When Mediation Doesn’t Work
By Patti Bertschler, PCC
Recently, we received a scathing (unsigned) letter from a man who had been through court mediation and apparently got the “short end of the stick.” Without going into his details, I’d like to clarify times when mediation is contraindicated and when attorney
representation is the best route to travel.
According to the American Bar Association, mediation does work 85-90% of the time.
(Elden and Ziebarth, March, 1999). Therefore, in a small percentage of cases, parties in mediation will fail to arrive at a mutually agreeable outcome. For this 10-15% of cases, times to avoid mediation include:
1. Domestic violence
In instances of violence or abuse, the victim has no equal say in the mediation outcome—with a few exceptions. If one party fears speaking up during mediation will lead to consequences to pay, mediation is not only pointless, it can be harmful to the victim. In 2003, training sponsored by the Ohio Commission on Dispute Resolution, the Ohio Supreme Courts and the Domestic Violence Center in Cleveland, three points were made regarding mediating domestic violence (DV) cases:
A. Mediators must begin screening for DV in their initial intakes, i.e.,
asking direct questions regarding abuse or neglect either past or
Many mediators do not typically screen for DV. Our training reinforces a focus that is so future-oriented (that-was-then-this-is-now approach), that mediators often do not inquire or feel a need to know what caused the rift. Their task is to keep the momentum away from causal details and work toward future solutions. The DV training encouraged mediators to question callers up front to help ensure safety if a question of abuse exists.
B. Some DV victims occasionally request mediation toward the end of
their DV treatment program.
Timothy Boehnlein, Prevention and Treatment Specialist and Manager of the Adult Domestic Abuse Prevention and Treatment (ADAPT) program in Cleveland teaches that victims—usually they are women—in treatment go through four stages:
compliance, strategic resistance, overt resistance, and gaining autonomy.
In the final stage, says Boehnlein, “The victim has more solid ego strength, a
support system in place, and is in better physical health. At this time, and only on occasion, a victim may feel strong enough to request mediation. If she and her divorcing partner go through the court systems, she often worries that her husband will have lawyered up with a high powered attorney, while she is unable to afford
this. She worries that the outcome will be skewed in the abuser’s favor. She believes that mediators, trained to watch for inequities, will have her best interests at heart.”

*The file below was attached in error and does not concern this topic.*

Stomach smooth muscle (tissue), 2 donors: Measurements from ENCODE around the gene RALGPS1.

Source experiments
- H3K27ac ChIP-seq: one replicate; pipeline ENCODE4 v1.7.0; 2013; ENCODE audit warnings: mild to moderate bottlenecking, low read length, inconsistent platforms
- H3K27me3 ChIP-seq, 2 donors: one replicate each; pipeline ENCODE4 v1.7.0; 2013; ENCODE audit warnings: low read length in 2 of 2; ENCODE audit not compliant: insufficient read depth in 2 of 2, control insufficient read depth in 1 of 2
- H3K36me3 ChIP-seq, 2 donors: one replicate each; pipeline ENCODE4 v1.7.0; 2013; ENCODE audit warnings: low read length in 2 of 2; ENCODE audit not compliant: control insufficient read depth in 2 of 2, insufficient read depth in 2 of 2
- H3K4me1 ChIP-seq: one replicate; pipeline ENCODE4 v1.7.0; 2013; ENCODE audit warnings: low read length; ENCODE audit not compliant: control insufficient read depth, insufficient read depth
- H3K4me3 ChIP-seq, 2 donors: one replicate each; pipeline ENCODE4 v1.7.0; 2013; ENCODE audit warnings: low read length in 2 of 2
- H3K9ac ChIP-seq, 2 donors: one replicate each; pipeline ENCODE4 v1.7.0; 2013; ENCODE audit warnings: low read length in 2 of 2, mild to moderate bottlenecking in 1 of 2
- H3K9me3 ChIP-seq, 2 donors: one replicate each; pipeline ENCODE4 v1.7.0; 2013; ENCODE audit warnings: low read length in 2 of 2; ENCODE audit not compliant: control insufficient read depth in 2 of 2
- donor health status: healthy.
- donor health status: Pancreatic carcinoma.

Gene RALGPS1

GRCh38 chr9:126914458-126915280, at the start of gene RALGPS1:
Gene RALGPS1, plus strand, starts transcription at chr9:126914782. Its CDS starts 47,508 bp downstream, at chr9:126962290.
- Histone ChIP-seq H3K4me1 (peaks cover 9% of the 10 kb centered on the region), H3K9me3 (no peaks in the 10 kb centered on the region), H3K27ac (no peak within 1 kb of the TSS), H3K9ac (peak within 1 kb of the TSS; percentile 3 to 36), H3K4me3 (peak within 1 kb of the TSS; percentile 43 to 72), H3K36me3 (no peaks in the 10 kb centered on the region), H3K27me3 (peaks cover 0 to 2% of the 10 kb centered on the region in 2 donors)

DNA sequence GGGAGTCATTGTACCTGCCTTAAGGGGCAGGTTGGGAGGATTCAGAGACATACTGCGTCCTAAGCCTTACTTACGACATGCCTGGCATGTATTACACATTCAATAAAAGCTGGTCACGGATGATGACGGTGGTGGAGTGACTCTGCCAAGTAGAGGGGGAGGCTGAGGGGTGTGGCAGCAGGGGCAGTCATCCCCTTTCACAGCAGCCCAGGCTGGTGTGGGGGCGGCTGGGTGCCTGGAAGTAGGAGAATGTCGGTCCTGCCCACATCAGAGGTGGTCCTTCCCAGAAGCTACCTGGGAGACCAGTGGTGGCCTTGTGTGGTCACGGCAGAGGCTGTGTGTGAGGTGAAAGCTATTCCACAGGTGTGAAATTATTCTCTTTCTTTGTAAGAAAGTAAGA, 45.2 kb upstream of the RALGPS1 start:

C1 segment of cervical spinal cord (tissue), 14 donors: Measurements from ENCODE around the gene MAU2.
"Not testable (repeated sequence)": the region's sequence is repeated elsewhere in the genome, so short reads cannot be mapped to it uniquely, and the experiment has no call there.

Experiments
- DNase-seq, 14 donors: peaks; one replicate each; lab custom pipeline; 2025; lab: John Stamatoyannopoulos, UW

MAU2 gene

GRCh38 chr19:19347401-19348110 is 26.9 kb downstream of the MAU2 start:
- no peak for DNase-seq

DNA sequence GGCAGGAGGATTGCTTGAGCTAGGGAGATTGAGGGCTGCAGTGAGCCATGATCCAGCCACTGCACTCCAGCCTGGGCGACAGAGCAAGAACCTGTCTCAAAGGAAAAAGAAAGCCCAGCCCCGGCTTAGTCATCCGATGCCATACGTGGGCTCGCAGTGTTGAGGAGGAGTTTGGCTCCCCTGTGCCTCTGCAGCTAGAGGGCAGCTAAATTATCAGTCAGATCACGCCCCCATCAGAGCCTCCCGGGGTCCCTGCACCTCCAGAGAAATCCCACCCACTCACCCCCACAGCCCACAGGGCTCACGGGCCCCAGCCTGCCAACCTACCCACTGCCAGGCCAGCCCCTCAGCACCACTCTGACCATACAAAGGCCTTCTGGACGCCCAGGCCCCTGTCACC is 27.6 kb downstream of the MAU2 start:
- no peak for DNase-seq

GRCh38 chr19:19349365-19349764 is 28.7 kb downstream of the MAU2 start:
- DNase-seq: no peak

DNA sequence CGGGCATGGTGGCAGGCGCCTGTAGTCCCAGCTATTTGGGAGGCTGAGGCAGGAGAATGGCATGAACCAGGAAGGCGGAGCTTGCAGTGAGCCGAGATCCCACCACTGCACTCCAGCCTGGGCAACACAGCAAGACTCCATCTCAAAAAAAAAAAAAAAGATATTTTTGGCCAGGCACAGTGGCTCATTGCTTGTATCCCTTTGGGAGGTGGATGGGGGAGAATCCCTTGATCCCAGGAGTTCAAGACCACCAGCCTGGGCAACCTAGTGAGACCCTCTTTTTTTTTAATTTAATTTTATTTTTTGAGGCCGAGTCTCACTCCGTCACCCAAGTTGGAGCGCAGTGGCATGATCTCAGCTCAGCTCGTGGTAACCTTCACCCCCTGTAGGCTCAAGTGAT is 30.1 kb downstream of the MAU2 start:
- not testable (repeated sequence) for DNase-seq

C. Mediators must build a Safety Plan.
A Safety Plan at a Domestic Violence Center includes elements such as strategies for safe traveling to and from treatment, and having phone numbers, money, shelters or other locations for her and her children lined up when she leaves the abuser. In mediation, the couple is present in the same room, so specific steps are taken to ensure safety as the victim leaves. In some cases, “shuttle mediation” is used. The victim and
abuser are in separate rooms; the mediator shuttles back and forth between the rooms for additional safety during mediation sessions.
2. Elder Abuse.
Elder Abuse is highly under-reported. Not only are elder victims psychologically fearful, they are often also disadvantaged physically. They may be on fixed incomes and aware that if they complain too much, their abusers may withhold food, clothing, medical care or other necessities that the elder is rightfully concerned about losing. Mediators who suspect fear in the senior or who have knowledge of past abuse must decline to mediate the conflict.
In early-stage dementia, mediation is acceptable if the mediator believes the individual has good decision-making ability with only occasional memory lapses. In cases of extreme memory impairment, the power obviously lies in the hands of the non-impaired party which would make mediation invalid. If a senior has given Power of Attorney to someone, that person can represent the senior in mediation, e.g., in a conflict with a nursing home.
4. Severe Mental Illness
Mediation is not recommended for persons actively psychotic, paranoid, sociopathic, or suffering from mental illness which severely limits one’s ability to hold equal power and decision-making ability, e.g., someone with Bipolar Disorder in a manic state. Most illnesses being treated, in remission or medication-managed seldom impede a person from mediating a dispute.
5. History of lying and/or breaking promises
If one has a history of lying, breaking promises or not being forthcoming about
disclosing information essential to a mediation agreement, this party is not a good candidate for mediation.
6. Illegal activity
If a mediator learns that a family is trying to scam the government or break a law concerning a deceased relative’s estate, (or any other instance of illegal activity), the
mediator should decline the case.
7. Suspicion that one party will be non-compliant
If mediators have evidence that one party has no intention of complying with the mediation outcome, they must not enter into the process or stop the process once begun.
Since we don’t know all details from our anonymous letter-writer, we can only speculate
that perhaps mediation should not have been attempted if one of the above elements was present. For the 85-90% of successes, mediation is well worth investigating as an option for dispute resolution.
September 12-13 Basic Mediation Training (12 CEUs/CLEs)
October 17 Advanced Elder Mediation Training (6 CEUs/ BENHA approved)
Classes are held at Northcoast Conflict Solutions, 7819 Broadview Road, Suite 4, Seven Hills, OH. Call (216) 236-6200 for registration information. www.ncsmediation.com